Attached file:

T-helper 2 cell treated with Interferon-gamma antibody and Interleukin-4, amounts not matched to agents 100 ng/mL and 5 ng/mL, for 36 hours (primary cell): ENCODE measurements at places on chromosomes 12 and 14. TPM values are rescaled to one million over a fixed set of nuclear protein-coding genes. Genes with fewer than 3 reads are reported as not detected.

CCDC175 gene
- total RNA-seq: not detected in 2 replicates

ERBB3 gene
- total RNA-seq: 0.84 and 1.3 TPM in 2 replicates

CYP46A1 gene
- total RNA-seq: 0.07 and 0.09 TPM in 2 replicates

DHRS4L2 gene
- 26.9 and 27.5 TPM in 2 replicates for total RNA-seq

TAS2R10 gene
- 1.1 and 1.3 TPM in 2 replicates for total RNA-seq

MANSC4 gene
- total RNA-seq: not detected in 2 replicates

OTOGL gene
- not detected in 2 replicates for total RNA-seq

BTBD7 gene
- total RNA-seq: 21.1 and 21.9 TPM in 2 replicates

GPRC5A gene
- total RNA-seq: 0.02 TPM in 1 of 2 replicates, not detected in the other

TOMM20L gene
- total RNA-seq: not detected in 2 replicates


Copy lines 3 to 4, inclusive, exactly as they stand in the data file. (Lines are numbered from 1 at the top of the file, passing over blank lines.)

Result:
- total RNA-seq: not detected in 2 replicates

ERBB3 gene